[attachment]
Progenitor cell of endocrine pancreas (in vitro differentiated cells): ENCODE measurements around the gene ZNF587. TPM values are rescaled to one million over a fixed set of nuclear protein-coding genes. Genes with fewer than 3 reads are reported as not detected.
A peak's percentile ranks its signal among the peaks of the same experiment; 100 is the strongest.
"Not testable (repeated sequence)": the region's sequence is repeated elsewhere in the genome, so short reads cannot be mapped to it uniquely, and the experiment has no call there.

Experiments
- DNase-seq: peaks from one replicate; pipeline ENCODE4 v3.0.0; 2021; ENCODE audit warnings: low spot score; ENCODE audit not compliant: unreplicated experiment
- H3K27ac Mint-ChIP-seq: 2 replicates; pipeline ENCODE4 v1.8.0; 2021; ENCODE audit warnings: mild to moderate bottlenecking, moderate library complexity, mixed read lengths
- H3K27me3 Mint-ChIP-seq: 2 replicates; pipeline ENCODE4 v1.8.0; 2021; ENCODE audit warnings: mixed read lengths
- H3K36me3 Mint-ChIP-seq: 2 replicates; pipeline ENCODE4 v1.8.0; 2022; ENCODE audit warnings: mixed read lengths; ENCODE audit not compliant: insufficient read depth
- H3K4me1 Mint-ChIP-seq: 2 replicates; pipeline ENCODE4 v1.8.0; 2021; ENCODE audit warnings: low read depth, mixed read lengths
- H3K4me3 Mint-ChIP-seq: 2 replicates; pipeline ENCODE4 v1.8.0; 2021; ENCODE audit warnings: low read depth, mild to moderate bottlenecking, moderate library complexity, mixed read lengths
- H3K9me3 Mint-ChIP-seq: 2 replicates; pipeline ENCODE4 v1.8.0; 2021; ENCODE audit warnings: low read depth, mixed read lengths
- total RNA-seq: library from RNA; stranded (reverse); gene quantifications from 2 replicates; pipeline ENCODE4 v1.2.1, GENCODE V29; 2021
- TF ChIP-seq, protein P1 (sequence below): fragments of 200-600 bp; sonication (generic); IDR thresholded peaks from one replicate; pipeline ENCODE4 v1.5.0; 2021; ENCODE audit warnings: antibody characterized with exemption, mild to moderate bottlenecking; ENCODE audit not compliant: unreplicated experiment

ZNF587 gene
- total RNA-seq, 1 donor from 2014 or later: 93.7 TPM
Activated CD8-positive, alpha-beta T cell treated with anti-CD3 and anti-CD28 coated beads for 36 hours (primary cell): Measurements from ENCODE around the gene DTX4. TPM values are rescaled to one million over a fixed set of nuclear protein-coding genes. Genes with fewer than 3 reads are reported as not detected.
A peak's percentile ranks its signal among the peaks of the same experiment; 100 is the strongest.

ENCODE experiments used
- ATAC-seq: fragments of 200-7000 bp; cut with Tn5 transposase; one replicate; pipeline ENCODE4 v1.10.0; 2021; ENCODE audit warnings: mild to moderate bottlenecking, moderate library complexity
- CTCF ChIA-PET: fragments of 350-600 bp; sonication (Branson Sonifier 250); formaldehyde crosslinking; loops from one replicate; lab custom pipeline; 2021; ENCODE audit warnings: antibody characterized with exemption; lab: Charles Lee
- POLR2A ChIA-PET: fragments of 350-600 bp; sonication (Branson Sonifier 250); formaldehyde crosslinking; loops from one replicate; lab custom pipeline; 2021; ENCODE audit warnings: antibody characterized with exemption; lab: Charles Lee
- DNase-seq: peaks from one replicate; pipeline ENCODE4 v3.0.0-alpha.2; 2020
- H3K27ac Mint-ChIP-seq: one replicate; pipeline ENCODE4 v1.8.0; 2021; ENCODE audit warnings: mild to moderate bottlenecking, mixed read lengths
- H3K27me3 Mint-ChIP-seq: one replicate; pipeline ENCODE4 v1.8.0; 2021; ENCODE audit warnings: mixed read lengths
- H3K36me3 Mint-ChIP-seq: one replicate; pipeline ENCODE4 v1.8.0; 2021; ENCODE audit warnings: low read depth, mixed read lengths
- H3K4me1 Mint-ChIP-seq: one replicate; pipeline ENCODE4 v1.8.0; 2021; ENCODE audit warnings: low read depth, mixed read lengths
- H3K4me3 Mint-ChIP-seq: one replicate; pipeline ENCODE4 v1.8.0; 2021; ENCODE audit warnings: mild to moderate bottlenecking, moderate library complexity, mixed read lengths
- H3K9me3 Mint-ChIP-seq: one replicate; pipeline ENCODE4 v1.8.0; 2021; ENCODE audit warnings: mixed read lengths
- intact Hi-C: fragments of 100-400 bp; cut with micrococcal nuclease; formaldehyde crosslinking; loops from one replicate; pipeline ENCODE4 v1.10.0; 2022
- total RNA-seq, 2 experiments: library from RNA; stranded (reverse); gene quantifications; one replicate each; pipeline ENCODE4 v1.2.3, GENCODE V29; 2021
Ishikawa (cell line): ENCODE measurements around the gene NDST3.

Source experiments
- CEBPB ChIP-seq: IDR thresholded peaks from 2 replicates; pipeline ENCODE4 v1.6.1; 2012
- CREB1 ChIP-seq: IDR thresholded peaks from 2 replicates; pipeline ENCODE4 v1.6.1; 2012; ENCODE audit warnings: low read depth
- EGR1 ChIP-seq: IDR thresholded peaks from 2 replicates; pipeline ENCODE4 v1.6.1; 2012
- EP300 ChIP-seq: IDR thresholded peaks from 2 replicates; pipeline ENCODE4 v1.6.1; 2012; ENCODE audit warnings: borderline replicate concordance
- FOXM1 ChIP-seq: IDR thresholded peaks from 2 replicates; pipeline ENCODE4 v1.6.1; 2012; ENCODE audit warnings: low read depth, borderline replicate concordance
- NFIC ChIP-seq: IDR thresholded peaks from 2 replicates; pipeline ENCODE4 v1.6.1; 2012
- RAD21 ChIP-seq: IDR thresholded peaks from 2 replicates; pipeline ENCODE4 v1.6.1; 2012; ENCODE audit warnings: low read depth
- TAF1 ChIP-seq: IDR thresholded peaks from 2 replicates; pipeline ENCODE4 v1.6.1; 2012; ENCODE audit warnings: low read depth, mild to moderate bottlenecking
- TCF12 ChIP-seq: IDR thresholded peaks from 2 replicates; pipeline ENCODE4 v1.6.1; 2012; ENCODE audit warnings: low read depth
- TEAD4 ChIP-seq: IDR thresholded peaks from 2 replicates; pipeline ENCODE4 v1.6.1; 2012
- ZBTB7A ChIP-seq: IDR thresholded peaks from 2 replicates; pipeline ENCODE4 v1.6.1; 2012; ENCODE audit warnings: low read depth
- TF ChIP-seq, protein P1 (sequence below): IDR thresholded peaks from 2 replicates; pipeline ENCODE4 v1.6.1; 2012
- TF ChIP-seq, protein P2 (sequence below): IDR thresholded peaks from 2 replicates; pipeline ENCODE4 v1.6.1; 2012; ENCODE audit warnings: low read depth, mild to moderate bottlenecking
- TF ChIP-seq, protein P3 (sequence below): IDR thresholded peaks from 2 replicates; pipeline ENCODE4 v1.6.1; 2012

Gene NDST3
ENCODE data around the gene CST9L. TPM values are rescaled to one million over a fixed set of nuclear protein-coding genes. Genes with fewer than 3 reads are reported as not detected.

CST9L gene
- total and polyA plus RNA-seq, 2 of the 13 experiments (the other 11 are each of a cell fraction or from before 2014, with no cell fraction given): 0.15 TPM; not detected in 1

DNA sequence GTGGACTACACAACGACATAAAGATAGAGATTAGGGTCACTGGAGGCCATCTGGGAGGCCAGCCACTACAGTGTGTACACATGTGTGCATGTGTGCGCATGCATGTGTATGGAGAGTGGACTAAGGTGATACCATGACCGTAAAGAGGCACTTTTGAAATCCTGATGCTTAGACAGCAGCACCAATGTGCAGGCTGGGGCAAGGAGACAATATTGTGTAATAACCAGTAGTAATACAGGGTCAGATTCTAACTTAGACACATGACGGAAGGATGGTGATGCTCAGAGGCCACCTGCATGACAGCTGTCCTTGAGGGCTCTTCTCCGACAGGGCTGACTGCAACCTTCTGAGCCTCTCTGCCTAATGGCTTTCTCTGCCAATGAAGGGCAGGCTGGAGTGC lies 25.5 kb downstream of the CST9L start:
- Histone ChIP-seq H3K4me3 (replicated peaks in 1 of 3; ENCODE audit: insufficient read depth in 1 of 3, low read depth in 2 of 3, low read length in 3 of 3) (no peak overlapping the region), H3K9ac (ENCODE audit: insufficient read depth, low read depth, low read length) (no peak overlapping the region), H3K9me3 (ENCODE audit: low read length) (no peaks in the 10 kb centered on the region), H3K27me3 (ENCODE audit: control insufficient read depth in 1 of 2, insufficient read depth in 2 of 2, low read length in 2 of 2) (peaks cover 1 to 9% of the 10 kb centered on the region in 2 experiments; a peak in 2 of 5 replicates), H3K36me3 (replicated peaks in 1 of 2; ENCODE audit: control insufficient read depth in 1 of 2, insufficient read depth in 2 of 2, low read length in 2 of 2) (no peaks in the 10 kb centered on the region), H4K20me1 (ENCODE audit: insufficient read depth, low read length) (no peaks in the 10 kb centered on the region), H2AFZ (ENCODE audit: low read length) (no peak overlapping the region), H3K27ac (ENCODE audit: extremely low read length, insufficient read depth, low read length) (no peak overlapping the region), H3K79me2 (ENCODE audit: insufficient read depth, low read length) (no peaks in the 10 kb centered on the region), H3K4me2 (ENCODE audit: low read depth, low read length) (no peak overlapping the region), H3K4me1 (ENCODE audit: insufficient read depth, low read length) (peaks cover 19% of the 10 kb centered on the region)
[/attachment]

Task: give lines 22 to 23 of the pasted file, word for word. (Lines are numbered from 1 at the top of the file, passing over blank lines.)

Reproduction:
- DNase-seq: peaks from one replicate; pipeline ENCODE4 v3.0.0-alpha.2; 2020
- H3K27ac Mint-ChIP-seq: one replicate; pipeline ENCODE4 v1.8.0; 2021; ENCODE audit warnings: mild to moderate bottlenecking, mixed read lengths